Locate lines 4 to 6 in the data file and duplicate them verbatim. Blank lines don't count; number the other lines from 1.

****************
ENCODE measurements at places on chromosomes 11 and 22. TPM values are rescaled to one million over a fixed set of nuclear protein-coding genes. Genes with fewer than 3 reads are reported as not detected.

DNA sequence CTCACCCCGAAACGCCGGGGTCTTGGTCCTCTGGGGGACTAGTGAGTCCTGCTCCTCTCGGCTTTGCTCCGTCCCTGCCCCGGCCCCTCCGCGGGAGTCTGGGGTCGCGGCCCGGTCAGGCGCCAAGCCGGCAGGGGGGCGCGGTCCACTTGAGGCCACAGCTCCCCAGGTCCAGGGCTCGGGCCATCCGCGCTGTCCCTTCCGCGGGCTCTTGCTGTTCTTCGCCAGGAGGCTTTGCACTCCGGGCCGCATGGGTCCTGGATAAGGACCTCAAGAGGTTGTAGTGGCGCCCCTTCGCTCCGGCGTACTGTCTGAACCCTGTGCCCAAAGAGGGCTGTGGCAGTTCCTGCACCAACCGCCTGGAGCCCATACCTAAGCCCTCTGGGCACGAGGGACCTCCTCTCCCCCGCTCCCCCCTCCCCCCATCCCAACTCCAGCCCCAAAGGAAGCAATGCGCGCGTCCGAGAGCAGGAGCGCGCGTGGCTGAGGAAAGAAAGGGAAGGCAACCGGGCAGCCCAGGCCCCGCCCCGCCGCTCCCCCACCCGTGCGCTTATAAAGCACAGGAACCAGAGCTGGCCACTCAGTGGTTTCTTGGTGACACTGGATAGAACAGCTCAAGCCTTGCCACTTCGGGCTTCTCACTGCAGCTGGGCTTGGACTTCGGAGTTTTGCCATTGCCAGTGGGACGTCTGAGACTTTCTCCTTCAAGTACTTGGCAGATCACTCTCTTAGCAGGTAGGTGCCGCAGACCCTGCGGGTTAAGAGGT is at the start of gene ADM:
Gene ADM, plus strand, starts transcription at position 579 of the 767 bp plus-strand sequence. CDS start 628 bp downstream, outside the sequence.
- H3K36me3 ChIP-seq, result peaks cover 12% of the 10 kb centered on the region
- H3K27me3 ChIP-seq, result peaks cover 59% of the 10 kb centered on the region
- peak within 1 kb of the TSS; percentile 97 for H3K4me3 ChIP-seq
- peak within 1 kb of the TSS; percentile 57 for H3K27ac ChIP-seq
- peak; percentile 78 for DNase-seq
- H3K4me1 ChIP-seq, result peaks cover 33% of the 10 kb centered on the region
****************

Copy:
- H3K36me3 ChIP-seq, result peaks cover 12% of the 10 kb centered on the region
- H3K27me3 ChIP-seq, result peaks cover 59% of the 10 kb centered on the region
- peak within 1 kb of the TSS; percentile 97 for H3K4me3 ChIP-seq